Degree Name

Doctor of Philosophy


School of Electrical, Computer and Telecommunications Engineering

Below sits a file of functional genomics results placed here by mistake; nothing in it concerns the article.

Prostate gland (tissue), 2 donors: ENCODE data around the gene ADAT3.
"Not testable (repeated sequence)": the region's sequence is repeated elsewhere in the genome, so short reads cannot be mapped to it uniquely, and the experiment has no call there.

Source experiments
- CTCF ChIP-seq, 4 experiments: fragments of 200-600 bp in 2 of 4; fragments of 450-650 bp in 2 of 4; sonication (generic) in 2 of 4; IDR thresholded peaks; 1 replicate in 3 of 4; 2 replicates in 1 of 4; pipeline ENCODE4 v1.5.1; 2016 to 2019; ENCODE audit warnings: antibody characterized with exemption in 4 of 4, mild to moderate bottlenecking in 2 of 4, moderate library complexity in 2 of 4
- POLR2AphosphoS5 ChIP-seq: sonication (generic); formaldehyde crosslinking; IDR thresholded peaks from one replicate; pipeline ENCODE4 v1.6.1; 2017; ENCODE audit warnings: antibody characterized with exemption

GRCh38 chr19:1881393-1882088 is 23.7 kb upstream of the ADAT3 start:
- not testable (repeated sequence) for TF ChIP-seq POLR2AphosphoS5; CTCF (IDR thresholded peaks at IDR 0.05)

A Wireless Mesh Network (WMN) is comprised of mesh routers and mesh clients that are able to self-organize into an arbitrary network topology. Routers in WMNs are able to send/receive packets to/from the Internet, and relay packets for other nodes. Hence, WMNs are widely used to improve network coverage, and are ideal as a communication backbone that serves users in metropolitan as well as rural areas. However, their capacity is of concern to operators and researchers. A promising approach to increase their capacity is to equip each router with multiple transmit (Tx) or receive (Rx) capability, aka MTR. This can be achieved for example using multiple off-the-shelf IEEE 802.11 radios and parabolic antennas, 60 GHz radios or Multi-User Multiple Input Multiple Output (MU-MIMO) wireless technologies. In these systems, nodes operate over a single frequency and can transmit to or receive from multiple distinct neighbors concurrently. However, they will experience collision when they transmit and receive at the same time.